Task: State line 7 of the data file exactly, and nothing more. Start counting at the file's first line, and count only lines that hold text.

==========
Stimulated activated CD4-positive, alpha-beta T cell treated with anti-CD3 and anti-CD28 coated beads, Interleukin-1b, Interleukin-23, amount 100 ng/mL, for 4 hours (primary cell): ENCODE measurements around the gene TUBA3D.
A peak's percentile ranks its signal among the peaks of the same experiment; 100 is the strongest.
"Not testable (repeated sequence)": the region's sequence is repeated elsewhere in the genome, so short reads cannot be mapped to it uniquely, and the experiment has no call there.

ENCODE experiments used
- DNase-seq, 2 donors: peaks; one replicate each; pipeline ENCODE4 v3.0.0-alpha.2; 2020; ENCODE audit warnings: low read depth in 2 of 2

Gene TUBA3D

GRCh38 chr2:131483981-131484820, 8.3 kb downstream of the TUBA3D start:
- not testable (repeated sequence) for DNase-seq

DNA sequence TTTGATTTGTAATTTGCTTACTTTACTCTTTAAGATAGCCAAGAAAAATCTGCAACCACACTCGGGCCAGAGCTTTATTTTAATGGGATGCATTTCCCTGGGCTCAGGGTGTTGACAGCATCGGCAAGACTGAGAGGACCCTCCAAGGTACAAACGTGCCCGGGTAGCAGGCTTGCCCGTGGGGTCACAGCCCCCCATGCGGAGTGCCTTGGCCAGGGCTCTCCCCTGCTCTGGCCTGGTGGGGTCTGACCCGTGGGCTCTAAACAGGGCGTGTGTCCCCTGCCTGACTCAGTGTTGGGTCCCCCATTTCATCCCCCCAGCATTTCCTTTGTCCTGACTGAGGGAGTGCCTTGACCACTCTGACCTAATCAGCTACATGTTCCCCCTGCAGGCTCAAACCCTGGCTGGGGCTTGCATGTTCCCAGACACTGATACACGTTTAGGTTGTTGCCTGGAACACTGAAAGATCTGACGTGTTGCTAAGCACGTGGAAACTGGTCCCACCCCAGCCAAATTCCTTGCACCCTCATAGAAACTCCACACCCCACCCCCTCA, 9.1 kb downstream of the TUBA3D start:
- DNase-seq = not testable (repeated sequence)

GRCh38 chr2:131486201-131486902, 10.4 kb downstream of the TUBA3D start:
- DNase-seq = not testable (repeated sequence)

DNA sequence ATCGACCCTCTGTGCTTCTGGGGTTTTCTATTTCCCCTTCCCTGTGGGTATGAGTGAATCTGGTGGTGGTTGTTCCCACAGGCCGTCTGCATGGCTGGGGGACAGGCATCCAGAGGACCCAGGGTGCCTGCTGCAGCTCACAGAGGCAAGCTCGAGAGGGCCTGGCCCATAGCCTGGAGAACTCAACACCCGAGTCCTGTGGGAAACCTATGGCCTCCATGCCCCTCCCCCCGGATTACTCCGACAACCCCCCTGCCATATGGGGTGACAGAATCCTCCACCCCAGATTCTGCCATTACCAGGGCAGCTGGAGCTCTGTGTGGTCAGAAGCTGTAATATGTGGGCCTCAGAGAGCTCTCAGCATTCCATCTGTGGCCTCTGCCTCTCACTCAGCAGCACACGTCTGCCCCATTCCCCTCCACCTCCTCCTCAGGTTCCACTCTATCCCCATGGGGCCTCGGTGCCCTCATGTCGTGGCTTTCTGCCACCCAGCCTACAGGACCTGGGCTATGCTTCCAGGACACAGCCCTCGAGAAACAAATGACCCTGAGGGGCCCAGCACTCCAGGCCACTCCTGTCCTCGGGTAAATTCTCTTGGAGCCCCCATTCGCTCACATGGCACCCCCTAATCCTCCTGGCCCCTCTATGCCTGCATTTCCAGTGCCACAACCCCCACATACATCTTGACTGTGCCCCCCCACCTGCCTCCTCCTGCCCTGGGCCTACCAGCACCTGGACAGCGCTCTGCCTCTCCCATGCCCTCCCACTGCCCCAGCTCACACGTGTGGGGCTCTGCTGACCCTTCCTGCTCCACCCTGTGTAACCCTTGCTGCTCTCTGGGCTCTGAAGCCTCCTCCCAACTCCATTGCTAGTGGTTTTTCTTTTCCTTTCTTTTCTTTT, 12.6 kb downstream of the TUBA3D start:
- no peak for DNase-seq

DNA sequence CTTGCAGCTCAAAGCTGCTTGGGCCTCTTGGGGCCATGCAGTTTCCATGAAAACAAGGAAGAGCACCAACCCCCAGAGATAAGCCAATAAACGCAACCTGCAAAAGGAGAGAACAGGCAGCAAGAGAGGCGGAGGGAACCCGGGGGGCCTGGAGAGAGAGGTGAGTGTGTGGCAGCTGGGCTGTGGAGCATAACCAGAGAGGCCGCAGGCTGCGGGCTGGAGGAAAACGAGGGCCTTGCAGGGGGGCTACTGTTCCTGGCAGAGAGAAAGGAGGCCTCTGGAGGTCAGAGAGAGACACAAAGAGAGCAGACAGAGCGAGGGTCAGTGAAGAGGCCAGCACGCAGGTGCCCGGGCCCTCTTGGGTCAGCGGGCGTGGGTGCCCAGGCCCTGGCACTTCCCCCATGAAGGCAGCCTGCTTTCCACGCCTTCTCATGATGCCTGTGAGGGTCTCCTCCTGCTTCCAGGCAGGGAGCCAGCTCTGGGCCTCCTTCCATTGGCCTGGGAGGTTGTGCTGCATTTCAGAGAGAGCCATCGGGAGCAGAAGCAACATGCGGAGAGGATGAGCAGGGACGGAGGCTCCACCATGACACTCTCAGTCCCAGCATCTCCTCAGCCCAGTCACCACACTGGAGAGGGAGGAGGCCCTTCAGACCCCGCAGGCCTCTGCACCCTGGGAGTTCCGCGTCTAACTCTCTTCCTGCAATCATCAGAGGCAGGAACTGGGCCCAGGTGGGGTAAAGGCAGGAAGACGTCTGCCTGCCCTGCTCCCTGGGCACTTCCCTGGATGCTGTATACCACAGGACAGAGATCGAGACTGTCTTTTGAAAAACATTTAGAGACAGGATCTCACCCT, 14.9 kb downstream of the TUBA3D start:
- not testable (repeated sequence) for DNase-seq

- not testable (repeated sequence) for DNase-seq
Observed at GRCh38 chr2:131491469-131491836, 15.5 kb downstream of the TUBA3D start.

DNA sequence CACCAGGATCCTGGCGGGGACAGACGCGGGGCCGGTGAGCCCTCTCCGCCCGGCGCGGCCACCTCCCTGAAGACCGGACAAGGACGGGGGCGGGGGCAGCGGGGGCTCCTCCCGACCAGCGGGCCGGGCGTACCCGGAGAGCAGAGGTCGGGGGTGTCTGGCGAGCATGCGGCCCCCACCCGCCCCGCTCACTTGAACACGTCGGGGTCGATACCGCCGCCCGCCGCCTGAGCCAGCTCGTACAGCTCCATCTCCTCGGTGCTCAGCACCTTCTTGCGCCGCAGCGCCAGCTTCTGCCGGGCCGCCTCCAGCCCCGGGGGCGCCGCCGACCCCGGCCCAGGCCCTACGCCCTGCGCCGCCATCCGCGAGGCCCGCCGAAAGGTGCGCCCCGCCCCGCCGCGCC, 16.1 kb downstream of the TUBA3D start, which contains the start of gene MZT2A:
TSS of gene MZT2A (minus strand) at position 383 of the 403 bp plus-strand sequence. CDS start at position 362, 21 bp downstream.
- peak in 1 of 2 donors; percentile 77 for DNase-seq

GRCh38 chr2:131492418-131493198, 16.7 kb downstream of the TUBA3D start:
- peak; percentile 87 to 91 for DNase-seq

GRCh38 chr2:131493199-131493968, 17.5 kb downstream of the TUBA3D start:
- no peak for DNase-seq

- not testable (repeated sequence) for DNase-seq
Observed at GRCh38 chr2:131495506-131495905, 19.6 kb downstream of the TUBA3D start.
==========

GRCh38 chr2:131483981-131484820, 8.3 kb downstream of the TUBA3D start: